With the exception of a standing Tuesday dinner date with my two best girlfriends and perhaps another plan or two each week, I eat most of my meals alone. I’ll bring a newspaper (especially on the WEEKEND hayy) or a laptop to do work, and I actually really like it. It reminds me of how I would take my meals during the summertime or at home, where it is extremely rare that I would eat every single meal with another person or group of people.

It’s been like this since freshman year, and still as a senior I can’t help but feel as though people are looking at me, feeling sorry for me. This feeling is only exacerbated by the inevitable “Do you want to sit with us?” half-Regina George, half-genuine nicety of a nearby diner. Why is it an assumption that I should never want to eat alone? Are we Yalies afraid of being alone?

The dining halls would seem to suggest so, as would that really awkward long table on the concourse level of Bass. This table actually has to be one of the craziest social spaces on campus. There must be thousands of places on campus where you could comfortably spread out your books and have an entire desk or table space all to yourself. So why is this table, where you have someone sitting right in front of you and on both sides of you, always filled? What about this table is even remotely conducive to studying? The people! We love the people! We NEED the people!

During the first session of the VAAD, a discussion group designed for students to “explore the timeless Jewish model of character refinement, ethics and psychology,” a few weeks ago, Rabbi H. told the group a story of a school where the students were instructed to take a daily, hour-long walk. One student in the school never took the walk until forced to one day by his teacher. When he came back 10 minutes later, the teacher asked if he had seen something scary, something unfamiliar. The student said “No,” but the teacher said, “Yes you did, you finally saw yourself.”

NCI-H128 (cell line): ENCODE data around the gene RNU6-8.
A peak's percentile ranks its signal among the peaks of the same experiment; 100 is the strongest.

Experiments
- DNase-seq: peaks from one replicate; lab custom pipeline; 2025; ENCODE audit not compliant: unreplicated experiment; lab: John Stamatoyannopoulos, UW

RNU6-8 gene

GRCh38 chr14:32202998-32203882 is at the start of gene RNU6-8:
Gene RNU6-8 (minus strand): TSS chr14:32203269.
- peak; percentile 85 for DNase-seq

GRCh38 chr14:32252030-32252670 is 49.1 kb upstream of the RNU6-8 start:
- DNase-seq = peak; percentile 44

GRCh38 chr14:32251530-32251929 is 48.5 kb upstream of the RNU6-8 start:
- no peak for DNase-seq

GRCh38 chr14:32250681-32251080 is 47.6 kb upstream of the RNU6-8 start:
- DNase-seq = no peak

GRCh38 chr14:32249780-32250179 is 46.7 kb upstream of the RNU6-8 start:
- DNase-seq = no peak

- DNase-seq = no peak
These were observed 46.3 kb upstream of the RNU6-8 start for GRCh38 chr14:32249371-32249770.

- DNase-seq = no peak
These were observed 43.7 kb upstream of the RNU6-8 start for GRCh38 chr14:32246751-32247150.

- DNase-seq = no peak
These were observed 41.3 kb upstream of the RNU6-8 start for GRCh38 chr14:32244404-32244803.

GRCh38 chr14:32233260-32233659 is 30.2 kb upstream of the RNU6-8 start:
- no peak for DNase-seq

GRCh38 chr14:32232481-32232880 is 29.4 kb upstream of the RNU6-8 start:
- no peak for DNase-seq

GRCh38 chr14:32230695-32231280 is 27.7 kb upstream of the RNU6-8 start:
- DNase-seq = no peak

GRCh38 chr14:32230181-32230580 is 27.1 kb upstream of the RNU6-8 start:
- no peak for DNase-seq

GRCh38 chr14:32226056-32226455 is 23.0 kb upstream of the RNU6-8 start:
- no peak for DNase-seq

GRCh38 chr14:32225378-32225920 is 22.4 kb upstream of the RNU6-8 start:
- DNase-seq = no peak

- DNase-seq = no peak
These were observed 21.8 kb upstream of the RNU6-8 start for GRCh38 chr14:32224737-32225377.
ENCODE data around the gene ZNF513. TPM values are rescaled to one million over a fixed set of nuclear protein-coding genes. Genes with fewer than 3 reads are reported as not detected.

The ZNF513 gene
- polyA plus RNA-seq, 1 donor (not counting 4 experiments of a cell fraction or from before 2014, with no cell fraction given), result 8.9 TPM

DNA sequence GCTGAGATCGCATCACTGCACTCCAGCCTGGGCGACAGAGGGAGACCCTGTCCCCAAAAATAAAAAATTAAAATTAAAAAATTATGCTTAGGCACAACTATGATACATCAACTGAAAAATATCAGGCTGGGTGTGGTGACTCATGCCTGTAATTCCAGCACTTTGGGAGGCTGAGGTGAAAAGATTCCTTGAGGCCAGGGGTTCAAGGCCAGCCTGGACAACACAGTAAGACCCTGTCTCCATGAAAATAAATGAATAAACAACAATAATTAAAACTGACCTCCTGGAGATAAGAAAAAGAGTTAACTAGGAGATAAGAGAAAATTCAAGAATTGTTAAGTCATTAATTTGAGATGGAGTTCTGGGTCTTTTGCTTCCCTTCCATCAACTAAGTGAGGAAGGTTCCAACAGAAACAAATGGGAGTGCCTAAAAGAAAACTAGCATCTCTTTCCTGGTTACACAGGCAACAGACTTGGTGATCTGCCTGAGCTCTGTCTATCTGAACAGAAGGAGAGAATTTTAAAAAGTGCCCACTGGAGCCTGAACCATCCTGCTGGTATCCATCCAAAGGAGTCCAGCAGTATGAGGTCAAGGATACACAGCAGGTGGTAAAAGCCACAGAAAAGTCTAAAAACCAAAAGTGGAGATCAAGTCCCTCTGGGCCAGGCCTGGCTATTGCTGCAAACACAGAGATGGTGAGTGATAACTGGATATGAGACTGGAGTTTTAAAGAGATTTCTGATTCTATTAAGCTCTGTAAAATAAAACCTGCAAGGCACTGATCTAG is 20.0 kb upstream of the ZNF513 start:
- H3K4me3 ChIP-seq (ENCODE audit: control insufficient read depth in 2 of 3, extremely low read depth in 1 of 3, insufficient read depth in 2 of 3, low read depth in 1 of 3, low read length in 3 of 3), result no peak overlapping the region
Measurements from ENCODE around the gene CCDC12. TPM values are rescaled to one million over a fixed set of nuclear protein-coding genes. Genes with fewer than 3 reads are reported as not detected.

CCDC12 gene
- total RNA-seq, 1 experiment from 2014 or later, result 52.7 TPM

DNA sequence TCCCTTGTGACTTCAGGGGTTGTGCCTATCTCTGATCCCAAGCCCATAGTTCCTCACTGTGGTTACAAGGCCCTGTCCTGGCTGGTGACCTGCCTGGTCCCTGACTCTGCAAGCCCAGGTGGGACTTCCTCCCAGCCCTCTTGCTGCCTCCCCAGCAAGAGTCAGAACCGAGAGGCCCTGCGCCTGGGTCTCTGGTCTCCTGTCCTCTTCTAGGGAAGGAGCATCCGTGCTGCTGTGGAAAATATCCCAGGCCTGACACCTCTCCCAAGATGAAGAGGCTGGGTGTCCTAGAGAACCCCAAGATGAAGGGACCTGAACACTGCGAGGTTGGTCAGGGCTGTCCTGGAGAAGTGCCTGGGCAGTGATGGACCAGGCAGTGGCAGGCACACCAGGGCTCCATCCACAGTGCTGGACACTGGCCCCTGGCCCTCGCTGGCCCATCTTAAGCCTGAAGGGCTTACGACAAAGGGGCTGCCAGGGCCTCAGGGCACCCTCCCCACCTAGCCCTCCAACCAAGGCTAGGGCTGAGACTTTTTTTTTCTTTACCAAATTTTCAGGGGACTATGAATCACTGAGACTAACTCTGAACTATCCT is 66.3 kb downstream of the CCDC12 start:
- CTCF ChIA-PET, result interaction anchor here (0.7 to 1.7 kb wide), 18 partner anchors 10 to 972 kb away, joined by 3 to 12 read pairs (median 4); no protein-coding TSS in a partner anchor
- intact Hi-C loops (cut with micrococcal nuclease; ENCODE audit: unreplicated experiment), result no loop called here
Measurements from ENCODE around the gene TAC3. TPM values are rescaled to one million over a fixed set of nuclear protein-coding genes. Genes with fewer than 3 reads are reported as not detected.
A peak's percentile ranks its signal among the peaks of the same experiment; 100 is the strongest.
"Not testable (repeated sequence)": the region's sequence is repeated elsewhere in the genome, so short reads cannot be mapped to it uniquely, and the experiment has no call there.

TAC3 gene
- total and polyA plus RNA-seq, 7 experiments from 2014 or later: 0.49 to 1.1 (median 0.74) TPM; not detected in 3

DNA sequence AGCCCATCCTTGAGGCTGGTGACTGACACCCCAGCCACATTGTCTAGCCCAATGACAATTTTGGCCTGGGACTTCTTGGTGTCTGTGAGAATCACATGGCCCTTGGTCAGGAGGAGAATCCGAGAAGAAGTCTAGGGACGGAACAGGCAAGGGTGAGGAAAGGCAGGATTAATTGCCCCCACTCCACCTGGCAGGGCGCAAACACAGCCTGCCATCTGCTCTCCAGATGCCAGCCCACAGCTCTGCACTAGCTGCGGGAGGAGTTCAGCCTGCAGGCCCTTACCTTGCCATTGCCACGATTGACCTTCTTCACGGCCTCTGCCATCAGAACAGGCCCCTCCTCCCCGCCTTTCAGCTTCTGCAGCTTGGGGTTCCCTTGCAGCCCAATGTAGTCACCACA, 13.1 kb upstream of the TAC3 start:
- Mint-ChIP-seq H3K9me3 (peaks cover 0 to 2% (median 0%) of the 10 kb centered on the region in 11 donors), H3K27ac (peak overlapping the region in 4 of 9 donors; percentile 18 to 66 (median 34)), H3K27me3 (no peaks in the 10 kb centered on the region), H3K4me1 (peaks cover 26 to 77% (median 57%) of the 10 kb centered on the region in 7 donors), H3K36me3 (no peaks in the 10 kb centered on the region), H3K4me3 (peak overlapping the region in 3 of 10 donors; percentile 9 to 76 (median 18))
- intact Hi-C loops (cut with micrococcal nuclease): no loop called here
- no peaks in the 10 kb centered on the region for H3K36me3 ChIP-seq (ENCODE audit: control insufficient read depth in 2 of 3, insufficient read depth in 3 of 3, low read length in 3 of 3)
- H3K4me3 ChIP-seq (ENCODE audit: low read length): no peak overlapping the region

My interpretation is certainly not as powerful as Rabbi H.’s, but the idea is the same: Learning to be alone is scary, but it’s important nonetheless. I think it’s wonderful to be able to wander into the dining hall and just find someone to sit down with. These random meetings and conversations are part of what makes our community so vibrant and wonderful, and part of me wishes that I was the type of person that felt comfortable enough to do such a thing. But I’m realizing as a senior that being alone will soon become a bigger part of my life, and I better get used to it. As I prepare to leave the life of suites, common rooms and dining halls behind to join the workforce, I want to be sure that I am someone I could enjoy spending time with. I want to be sure I could spend a hundred nights alone in my apartment painting my nails ­­­— and luv it. There will even be nights at Yale where you will be alone (gasp), and those shouldn’t necessarily be “bad” nights.

So the next time you find yourself with a little alone time in the d-hall, fill up on the Cocoa Puffs and curly fries, cuddle up in a corner with your laptop, and start making friends with yourself — you’ve both got a long road ahead.